When I stopped, I felt better. I felt that I was really painting in my own blood.
“Cutter” was my expression of the cutting experience. It was not long after I had my first cutting episode that I thought this experience would make a compelling painting.
Faster than any work I have ever created before, Cutter arrived like Athena out of Zeus’ head. The details needed defining, but I had a total mental picture in my mind of what I wanted to say about cutting. There were no long studies. There were no confused areas. Cutting emerged in my mind complete. The only way that image was ever going to leave me is if I painted it.
There was an almost religious ritual like quality with this painting. I was delving into the very depths of an experience, and it was revealing. Just as I go through the trials and tribulations of creating, I do not remember the feeling of pain in making this piece.  I know there were rough areas, but I do not remember them. 
I remember what I felt when I cut intellectually, even the relief it provided.  But I do not recall the pain that I know was there when I made this piece.
Like “Horse,” “Cutter” was created entirely while I was on medications. I was also using the same influences as “Horse.” They are closely related. They both use animals to represent the mind. They both are inspired by the same sources.
Central to the work is the expressionistic eagle. It represents a mind in chaos. It also represents a mind that is decisive, sharp and desperately hanging on with talons grasping the essence of sanity itself. There is fear, anxiety, pride and flight. The spread wings are lighter on one side and darker on the other. The wings and background are divided in half.  One side is bright, the up side of bipolar. The other side is dark, the depressed side of bipolar.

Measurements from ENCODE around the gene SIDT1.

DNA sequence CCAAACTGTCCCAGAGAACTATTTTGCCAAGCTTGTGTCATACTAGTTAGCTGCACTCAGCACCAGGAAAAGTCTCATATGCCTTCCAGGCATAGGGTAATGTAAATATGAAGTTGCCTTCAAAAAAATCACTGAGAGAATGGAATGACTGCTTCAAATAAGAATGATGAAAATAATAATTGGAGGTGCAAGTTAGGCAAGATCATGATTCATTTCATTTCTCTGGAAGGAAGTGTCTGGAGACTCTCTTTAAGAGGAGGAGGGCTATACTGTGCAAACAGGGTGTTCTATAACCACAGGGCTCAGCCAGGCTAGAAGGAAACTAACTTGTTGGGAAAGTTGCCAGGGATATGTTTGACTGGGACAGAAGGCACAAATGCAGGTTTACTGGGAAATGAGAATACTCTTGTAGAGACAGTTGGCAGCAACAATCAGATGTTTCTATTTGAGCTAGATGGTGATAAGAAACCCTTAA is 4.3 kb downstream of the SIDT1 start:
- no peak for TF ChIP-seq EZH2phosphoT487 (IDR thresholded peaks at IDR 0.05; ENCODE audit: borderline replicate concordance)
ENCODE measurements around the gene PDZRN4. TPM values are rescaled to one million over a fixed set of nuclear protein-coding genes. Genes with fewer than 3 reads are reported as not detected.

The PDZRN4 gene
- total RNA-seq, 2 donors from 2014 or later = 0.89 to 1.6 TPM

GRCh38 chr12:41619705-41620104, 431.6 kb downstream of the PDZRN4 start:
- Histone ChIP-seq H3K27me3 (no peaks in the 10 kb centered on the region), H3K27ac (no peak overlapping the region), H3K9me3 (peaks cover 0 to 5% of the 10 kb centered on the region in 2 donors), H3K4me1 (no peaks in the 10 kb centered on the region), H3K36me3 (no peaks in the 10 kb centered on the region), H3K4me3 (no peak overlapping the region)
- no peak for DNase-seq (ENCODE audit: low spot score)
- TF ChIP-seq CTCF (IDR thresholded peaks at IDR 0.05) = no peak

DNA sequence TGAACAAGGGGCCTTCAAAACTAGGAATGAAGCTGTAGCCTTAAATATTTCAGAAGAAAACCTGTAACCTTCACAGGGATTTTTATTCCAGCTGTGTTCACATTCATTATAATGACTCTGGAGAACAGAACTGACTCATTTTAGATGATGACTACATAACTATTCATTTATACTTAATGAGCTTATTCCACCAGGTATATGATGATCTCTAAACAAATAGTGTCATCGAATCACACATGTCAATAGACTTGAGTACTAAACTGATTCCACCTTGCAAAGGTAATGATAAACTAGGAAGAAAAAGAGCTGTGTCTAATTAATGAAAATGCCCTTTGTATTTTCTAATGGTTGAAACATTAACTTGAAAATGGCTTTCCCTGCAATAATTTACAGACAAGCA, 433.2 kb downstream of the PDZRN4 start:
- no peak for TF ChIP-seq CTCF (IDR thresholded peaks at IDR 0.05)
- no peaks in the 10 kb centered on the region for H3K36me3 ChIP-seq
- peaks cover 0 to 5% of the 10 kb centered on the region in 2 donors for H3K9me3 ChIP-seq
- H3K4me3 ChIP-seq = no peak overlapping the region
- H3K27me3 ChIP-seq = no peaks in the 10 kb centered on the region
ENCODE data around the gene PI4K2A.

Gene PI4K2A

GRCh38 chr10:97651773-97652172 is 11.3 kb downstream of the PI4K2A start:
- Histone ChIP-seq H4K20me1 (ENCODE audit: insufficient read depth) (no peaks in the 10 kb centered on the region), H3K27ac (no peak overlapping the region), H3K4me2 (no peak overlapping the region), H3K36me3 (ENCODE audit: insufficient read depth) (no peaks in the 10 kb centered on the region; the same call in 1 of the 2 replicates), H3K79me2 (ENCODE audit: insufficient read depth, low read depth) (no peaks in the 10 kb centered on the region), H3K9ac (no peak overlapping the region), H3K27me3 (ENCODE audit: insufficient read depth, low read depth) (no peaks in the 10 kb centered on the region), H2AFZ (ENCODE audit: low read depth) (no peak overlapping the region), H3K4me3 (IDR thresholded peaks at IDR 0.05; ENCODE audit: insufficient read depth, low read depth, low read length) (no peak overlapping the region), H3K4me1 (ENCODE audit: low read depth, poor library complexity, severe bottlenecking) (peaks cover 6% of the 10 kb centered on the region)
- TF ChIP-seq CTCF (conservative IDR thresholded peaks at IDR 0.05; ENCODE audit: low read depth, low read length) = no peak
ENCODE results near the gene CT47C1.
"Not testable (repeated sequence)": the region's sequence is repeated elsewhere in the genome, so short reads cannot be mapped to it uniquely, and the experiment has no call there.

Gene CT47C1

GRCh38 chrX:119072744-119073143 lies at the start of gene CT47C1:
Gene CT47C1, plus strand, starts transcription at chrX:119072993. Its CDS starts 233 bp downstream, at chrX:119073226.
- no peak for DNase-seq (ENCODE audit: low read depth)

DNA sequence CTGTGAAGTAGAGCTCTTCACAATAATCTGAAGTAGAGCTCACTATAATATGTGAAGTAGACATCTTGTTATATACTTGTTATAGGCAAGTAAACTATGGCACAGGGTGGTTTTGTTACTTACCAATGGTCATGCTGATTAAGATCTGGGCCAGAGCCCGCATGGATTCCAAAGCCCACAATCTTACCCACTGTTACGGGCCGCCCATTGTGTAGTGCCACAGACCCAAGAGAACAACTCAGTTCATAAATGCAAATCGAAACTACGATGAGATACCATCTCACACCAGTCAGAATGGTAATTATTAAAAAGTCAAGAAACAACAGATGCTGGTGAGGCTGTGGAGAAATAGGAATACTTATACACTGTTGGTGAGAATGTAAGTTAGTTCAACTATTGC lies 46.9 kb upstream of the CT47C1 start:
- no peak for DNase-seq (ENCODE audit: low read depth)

The arms on either side of the eagle represent mania and depression. Stylized to a great degree, the lines on the arm on the right show straight horizontal red lines.  Those strokes represent the cuts.
Unintentionally, I had created the colors of the old German flag of red, black and white. It is something subtle, but I noticed it not long after I created it.  My father was an artist and this was an unconscious reference to him and German art.  For years I wanted to create work that specifically addressed my father.  Due to circumstances beyond his control, he could not create art. In the back of my mind I believe part of my drive is to create is to continue what he could not.
According to what was passed down to me, my Great Grandfather had substantial talent. It was told to me that he actually was accepted at an art institute of some sort to become an artist.  He felt there was no use in going, which was tragic. But, he was considered talented enough to create fine art for the church in his community.  That was a fact given to me much later in life. The vast majority of my family were musicians, on both sides.

Intense emotion is, at least for me, a challenge. This time, the eagle became so much darker. The eyes were not the eyes of a bird. They were the eyes of a man.